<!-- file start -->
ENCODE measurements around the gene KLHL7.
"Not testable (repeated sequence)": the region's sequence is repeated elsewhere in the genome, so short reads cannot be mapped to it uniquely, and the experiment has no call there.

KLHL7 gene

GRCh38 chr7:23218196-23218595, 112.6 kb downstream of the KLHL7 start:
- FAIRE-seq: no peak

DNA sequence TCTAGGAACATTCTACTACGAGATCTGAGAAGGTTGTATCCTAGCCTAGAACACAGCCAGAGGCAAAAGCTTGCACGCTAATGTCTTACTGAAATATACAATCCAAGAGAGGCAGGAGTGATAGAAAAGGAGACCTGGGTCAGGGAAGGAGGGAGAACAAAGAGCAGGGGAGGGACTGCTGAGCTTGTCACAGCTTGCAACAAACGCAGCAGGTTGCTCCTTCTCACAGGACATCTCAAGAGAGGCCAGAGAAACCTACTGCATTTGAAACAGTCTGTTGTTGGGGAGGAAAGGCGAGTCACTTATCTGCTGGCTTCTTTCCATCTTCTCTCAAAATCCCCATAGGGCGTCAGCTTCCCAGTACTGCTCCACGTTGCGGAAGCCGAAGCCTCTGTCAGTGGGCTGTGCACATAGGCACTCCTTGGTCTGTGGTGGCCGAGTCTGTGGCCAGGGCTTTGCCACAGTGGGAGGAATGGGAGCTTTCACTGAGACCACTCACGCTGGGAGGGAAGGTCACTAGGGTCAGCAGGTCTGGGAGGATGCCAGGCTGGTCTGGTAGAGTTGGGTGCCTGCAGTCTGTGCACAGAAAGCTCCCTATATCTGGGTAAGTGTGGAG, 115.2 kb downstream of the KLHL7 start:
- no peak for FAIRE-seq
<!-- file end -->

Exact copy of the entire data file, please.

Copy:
ENCODE measurements around the gene KLHL7.
"Not testable (repeated sequence)": the region's sequence is repeated elsewhere in the genome, so short reads cannot be mapped to it uniquely, and the experiment has no call there.

KLHL7 gene

GRCh38 chr7:23218196-23218595, 112.6 kb downstream of the KLHL7 start:
- FAIRE-seq: no peak

DNA sequence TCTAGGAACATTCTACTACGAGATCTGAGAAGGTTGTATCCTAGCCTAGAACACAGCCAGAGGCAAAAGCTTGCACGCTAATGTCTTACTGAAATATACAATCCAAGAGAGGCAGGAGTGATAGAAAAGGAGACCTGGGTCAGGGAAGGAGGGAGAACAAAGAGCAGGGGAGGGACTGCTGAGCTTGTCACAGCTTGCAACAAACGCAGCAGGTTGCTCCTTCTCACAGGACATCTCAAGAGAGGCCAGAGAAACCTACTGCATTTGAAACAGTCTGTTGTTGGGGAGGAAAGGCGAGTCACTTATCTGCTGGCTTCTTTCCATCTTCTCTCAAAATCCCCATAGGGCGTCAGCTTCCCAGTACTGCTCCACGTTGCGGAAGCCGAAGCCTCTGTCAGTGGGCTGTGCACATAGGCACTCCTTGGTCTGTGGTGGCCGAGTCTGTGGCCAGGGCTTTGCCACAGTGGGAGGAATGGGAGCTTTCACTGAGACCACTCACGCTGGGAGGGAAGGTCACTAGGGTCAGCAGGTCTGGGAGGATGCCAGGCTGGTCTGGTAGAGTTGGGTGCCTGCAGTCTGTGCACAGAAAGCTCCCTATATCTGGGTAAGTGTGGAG, 115.2 kb downstream of the KLHL7 start:
- no peak for FAIRE-seq